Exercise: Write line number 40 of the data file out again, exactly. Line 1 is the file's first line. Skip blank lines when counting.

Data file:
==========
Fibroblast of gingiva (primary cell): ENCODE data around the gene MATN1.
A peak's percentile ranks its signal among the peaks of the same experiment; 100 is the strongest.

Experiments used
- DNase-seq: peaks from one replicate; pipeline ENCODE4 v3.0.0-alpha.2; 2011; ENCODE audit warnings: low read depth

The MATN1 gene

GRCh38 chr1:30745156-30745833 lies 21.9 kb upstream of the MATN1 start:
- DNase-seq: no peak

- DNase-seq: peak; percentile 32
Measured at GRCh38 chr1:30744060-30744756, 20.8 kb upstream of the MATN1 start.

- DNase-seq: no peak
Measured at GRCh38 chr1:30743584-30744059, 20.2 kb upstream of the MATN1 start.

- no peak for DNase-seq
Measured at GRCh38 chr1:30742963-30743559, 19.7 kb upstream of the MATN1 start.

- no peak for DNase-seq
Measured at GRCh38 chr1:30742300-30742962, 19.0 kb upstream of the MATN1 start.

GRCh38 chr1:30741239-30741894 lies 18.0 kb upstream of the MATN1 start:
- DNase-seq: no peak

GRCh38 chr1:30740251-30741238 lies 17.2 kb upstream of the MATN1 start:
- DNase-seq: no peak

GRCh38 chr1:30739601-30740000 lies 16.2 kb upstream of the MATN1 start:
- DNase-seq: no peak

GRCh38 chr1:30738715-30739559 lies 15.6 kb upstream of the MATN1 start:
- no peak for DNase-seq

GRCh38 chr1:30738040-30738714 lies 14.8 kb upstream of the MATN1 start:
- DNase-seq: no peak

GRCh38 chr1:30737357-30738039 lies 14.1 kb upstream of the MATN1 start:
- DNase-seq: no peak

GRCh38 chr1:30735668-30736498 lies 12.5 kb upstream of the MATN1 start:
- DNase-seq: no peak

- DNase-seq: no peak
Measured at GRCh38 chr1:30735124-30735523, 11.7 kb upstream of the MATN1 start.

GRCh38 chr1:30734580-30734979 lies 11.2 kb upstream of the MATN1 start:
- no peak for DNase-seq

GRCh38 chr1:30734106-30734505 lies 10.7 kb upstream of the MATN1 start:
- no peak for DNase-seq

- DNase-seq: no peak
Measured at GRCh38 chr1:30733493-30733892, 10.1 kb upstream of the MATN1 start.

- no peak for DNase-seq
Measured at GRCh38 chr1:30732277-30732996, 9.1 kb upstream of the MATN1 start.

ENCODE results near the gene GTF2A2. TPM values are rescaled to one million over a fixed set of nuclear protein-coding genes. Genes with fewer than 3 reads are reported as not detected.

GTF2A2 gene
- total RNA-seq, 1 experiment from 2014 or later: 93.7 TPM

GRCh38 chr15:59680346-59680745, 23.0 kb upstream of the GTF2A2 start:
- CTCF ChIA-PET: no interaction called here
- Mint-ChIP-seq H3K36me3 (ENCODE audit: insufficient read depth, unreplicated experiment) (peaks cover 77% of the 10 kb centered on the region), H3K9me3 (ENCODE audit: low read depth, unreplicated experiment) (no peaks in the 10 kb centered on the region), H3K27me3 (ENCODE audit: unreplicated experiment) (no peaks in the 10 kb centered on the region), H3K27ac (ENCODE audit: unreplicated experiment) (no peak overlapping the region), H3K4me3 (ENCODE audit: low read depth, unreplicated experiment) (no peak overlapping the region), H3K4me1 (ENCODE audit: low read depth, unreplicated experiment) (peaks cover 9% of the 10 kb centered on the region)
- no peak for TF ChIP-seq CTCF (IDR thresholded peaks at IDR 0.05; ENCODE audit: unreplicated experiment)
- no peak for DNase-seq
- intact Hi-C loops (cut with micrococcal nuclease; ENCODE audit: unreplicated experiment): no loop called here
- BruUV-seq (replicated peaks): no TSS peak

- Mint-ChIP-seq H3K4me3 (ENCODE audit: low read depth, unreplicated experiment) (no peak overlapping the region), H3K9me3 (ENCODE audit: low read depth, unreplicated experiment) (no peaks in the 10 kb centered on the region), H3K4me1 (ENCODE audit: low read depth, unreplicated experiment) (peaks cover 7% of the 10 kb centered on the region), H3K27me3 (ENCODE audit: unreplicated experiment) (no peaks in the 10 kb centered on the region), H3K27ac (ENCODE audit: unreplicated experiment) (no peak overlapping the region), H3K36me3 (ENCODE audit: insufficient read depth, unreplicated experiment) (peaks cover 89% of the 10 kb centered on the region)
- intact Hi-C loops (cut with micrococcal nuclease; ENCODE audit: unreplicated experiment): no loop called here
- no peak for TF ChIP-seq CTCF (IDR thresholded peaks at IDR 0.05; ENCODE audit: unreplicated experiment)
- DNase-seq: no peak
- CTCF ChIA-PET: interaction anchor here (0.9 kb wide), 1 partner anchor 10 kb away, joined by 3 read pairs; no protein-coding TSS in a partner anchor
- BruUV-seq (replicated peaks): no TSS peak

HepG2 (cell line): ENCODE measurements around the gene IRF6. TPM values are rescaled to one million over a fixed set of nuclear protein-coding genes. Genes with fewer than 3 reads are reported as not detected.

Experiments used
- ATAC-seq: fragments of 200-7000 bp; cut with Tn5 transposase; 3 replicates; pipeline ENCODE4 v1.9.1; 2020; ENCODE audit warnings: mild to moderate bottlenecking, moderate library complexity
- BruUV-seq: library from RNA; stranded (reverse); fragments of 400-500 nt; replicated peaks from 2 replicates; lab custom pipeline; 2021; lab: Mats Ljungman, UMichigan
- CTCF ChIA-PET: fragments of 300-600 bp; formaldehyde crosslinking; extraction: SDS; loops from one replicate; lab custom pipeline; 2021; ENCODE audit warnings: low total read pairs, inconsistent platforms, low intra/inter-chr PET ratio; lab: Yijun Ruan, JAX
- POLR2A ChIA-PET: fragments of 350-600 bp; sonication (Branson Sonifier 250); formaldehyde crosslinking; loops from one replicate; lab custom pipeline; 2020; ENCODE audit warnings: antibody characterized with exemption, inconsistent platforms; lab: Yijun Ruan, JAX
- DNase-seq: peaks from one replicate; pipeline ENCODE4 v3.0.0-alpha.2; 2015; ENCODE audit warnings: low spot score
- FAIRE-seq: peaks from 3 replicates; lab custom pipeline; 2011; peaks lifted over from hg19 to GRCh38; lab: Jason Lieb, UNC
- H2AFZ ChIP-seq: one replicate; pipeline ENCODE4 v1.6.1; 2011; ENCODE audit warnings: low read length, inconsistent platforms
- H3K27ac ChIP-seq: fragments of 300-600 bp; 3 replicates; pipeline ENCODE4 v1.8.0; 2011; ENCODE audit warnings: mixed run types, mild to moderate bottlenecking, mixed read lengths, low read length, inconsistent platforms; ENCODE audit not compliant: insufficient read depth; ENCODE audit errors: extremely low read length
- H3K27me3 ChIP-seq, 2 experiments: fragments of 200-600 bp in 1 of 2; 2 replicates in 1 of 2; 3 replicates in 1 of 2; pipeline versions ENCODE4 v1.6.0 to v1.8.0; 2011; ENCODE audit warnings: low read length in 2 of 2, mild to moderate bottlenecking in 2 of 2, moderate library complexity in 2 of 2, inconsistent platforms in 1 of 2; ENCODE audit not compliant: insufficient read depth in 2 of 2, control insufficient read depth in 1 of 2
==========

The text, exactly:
ENCODE results near the gene GTF2A2. TPM values are rescaled to one million over a fixed set of nuclear protein-coding genes. Genes with fewer than 3 reads are reported as not detected.